Pop-up and Toy Books

IckyPop-up and Toy Books – reviewed by Penny Peck

Lodge, Jo. Icky Sticky Monster. Nosy Crow, 2012. $12.99,  ISBN 978-0-7636-6173-1.

The blue monster of the title plays in the toilet, picks his nose, and eats garbage in this hilarious story. Preschoolers actually learn good hygiene, such as using a tissue, but the rhyming story is more fun than purposeful.  The pop-ups are dynamic – monster leaps off the page – and the illustrations are done in deeply saturated color cartoon artwork. The pop-ups are fairly elaborate so this is unlikely to hold up to circulation, but would make a nice book to use in storytime.

Horacek, Petr. One Spotted Giraffe. Candlewick, 2012. $15.99. ISBN 978-0-7636-6157-1.

In this counting book, there is a flap on the right side of each spread that opens to show a pop-up of the number, done in the form of the animal.  For example, we see “One spotted giraffe,” then open the flap to see the numeral One shown as the neck and head of the giraffe.  Unfortunately, the preschoolers who saw this counted two giraffes, not one, so it was confusing.  The idea is a good one, and the artwork is realistic, but having the numeral look like the animal made it inaccurate as a counting book.

the-nutcrackerMcCaughrean, Geraldine. The Nutcracker: A Magic Theater Book.  Illus. by Kristina Swarner. Chronicle Books, 2012. $19.99. ISBN 978-1-4521-0669-4.

In this graceful retelling of the popular holiday ballet story, every other page has a hole in the middle that features a smaller element that moves.  Not really a pop-up, the moving element (a nutcracker, two dancers), slide in or out of the hole when the page is turned.  This makes it look like the figure is coming on stage, or going off stage, which is very fitting as this is a ballet story.  The soft-focused full color paintings are not overly detailed but set the scene of the story quite well.  The narrative is equally graceful, working as a nice introduction for children before they attend the ballet.  Many libraries will find this in demand – catalog it in J792, not in picture books.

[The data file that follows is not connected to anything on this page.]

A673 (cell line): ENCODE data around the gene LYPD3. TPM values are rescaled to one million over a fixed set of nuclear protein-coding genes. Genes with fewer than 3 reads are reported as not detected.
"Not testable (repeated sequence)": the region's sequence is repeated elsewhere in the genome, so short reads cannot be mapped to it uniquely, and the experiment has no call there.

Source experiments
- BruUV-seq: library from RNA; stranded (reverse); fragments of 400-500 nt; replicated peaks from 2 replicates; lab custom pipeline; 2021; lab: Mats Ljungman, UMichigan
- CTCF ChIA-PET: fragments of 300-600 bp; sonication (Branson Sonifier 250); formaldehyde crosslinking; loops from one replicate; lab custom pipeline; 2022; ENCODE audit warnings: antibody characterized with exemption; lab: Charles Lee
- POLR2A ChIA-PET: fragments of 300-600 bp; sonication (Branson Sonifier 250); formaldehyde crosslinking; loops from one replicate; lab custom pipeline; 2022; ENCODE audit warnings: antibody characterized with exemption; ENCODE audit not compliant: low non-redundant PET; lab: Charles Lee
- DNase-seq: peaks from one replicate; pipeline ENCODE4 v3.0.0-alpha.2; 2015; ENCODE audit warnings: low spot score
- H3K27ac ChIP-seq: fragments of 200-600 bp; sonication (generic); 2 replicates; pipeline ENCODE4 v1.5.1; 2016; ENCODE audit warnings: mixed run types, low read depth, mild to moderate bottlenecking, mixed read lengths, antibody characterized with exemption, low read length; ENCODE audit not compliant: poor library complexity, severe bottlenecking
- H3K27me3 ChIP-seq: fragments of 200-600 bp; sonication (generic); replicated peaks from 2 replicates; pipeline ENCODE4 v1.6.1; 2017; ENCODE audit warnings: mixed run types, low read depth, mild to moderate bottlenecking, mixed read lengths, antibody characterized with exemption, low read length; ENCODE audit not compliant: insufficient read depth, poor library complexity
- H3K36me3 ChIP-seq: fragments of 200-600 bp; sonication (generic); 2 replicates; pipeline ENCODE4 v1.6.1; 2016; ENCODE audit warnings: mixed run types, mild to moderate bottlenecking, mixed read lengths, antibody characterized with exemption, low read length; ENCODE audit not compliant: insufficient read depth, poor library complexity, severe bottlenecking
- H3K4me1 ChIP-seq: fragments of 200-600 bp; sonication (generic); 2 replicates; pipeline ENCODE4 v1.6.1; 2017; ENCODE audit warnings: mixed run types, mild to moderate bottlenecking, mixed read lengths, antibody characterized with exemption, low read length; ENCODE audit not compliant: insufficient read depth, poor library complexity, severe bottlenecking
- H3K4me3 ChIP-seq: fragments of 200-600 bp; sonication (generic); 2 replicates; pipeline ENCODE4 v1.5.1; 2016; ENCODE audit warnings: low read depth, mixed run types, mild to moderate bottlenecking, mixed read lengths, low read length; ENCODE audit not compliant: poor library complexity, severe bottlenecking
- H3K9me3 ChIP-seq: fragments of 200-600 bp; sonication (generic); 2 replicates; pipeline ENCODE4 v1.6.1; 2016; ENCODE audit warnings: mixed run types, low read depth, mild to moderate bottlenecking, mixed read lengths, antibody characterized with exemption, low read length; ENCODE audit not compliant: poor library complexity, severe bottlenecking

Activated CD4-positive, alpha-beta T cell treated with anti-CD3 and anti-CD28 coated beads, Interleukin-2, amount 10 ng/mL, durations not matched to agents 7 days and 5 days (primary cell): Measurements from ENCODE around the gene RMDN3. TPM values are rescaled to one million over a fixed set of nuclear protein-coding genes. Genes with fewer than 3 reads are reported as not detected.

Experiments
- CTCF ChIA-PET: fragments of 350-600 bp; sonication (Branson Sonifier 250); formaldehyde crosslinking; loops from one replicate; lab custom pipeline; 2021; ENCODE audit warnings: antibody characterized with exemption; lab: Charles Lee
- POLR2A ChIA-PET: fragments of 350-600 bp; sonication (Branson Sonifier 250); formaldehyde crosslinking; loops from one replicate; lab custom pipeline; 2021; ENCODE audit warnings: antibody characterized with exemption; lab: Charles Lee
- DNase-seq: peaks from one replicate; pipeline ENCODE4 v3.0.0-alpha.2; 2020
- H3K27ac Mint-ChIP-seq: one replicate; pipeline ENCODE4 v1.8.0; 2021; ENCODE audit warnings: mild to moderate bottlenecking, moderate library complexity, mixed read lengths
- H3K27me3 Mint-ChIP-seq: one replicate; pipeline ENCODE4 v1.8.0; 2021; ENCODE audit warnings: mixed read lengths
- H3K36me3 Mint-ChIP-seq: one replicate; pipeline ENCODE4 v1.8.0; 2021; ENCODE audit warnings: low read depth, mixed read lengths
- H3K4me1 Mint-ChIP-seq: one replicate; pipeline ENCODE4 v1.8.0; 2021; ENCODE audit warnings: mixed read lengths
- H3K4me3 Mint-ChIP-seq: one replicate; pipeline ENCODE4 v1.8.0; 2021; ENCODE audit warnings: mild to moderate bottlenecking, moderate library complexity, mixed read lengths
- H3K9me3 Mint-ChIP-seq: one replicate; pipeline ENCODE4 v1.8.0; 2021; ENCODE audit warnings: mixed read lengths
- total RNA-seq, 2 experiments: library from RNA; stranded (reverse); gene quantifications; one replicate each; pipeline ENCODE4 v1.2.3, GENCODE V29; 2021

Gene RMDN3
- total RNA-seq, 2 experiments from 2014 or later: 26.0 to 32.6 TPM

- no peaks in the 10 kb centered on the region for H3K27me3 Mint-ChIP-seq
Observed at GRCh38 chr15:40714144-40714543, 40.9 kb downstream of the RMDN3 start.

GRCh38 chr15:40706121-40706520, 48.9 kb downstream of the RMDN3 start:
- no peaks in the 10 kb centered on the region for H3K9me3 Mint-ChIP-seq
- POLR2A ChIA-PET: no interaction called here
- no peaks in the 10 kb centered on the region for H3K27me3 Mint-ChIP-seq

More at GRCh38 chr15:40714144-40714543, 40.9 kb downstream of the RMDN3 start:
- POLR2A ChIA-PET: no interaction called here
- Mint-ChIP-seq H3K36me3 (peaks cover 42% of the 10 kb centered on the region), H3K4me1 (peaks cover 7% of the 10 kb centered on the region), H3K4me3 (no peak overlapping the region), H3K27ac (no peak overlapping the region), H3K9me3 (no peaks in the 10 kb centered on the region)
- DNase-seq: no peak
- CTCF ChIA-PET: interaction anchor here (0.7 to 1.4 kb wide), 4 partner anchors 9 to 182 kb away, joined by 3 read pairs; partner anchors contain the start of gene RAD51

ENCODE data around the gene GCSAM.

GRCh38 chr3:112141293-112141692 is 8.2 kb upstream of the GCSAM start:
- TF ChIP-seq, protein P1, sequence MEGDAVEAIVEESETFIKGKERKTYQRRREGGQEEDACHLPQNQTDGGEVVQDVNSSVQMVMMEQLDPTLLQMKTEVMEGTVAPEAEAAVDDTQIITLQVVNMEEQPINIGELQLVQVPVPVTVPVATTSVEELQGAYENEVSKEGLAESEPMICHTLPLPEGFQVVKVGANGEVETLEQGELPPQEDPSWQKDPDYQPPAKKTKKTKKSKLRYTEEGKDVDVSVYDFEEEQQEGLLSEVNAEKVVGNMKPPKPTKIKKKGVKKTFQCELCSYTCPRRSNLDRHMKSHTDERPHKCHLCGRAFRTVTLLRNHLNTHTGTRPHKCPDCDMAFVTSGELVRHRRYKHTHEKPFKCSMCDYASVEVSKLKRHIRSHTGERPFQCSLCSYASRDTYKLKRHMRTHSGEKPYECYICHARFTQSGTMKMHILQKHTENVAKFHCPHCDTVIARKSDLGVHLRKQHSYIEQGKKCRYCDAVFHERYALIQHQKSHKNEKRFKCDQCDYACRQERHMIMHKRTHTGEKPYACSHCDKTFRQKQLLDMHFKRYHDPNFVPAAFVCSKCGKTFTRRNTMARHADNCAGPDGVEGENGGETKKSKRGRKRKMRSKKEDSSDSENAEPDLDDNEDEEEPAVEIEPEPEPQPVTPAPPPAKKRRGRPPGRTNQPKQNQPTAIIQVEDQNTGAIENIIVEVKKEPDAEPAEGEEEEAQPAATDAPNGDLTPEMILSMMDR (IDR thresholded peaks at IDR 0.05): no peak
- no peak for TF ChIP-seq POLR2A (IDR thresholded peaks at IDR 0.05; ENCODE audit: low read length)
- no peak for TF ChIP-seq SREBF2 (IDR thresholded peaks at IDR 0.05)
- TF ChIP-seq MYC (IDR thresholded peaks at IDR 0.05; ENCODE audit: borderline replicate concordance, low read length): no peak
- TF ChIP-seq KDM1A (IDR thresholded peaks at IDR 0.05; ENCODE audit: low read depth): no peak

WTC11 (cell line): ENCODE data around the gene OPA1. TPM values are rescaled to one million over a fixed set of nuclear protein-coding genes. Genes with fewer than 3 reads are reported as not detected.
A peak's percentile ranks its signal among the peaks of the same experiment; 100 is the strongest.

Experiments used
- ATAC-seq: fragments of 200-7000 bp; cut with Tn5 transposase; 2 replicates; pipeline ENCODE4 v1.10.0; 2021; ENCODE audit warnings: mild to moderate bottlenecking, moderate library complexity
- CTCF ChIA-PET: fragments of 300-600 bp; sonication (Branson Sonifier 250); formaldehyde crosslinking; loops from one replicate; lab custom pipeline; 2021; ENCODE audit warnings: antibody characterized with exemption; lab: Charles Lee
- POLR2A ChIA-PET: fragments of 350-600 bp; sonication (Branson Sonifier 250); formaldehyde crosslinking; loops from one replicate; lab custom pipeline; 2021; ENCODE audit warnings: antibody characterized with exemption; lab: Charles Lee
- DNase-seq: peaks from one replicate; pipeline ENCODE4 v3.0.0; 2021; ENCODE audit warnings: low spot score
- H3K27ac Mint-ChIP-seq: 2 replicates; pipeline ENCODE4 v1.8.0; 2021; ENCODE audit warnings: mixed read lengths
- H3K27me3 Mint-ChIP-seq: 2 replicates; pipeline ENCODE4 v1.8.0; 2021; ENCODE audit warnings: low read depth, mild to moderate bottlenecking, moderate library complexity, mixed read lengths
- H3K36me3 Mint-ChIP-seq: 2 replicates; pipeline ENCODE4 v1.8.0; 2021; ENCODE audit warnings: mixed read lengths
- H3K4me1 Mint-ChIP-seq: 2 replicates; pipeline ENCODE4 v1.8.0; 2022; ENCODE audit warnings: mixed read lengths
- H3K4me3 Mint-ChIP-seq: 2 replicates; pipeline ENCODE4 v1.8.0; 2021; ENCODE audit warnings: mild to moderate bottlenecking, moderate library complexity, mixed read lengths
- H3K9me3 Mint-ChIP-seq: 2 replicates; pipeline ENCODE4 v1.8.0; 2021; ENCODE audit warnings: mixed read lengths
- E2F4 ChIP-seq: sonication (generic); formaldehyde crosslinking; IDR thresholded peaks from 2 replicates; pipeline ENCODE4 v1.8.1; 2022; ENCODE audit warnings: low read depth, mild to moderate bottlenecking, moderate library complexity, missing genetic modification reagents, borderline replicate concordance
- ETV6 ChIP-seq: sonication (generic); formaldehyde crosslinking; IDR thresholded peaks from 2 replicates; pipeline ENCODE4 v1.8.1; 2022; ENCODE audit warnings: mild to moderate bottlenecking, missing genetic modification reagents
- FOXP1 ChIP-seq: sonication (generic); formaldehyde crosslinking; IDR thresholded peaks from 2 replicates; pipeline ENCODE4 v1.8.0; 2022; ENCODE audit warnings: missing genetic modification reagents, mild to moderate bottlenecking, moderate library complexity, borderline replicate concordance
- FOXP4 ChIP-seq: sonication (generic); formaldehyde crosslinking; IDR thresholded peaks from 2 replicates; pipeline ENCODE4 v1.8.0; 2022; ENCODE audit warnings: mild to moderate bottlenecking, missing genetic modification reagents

Davies, Nicola. “Flip the Flap & Find Out” series.  Illus. by Marc Boutavant. Candlewick, 2012. $9.99 each.

Who Lives Here? ISBN 978-0-7636-6263-9.

What Happens Next? ISBN 978-0-7636-6264-6.

This hardback series has very sturdy flaps (similar to Eric Hill’s “Spot” books), that will hold up to library circulation and please preschool animal fans.  In each book, an animal is depicted in deeply saturated colors with a sentence or two of text. Then, the reader is invited to open the flap or turn the half-page and guess where the animal lives, or what the animal is doing next (as indicted in the title). The book on habitats is fairly easy to guess once the child sees the pattern and the science element is clear and age-appropriate. What Happens Next? is not as easy to guess but gives clear information on the animals depicted.  The large-eyed animal characters are cute but relatively realistic-looking, and both books would be great for storytime and invite interaction.

Ahlberg, Allan. The Goldilocks Variations. Illus. by Jessica Ahlberg. Candlewick, 2012. $17.99. ISBN 978-0-7636-6268-4.

     Father-daughter team Ahlberg begins with a fairly traditional telling of the Three Bears story, then follows with six humorous take-offs.  From visiting 33 bears in their apartment building, to going on a space ship, to meeting Red Riding Hood and the Three Pigs, this offers a fun twist on Goldilocks’ usual adventures. There are small pull-tabs, and one small booklet imbedded into the main book, in this delicate toy book best-suited to a home library and one-on-one sharing. Jessica Ahlberg’s small, detailed watercolor and ink illustrations resemble the work done by her father, for the books written by her late mother Janet in The Jolly Postman (1986) and Each Peach Pear Plum (1978).

Ganeri, Anita. My Pop-up World Atlas. Illus. by Stephen Waterhouse. Templar/Candlewick, 2012. $18.99. ISBN 978-0-7636-6094-9. 

In this primary grade -level atlas, each continent is given one double-page spread, and contains a few small pop-up details.  This would work best at home or in a classroom, but most report-writers will need to add more information.  The deeply saturated color illustrations are interesting, full of trivia, but the borders for each country can be difficult to see. This would also work as a gift item.

Adams, Tom. Matter Matters. Illus. by Thomas Flintham. Templar/Candlewick, 2012. $18.99. ISBN 978-0-7636-6096-3.

Simple chemistry is given the pop-up treatment – use this lively book to introduce the subject, then focus on more thorough books to teach the facts. Colorful cartoon illustrations, with a few elaborate pop-ups and plenty of small booklets and pull-tabs, are matched with paragraph-long text sections on the subject. Five simple experiments are outlined, which a reader can reenact quite easily.  Since this is for older children, the pop-ups might last through several library circulations.

 

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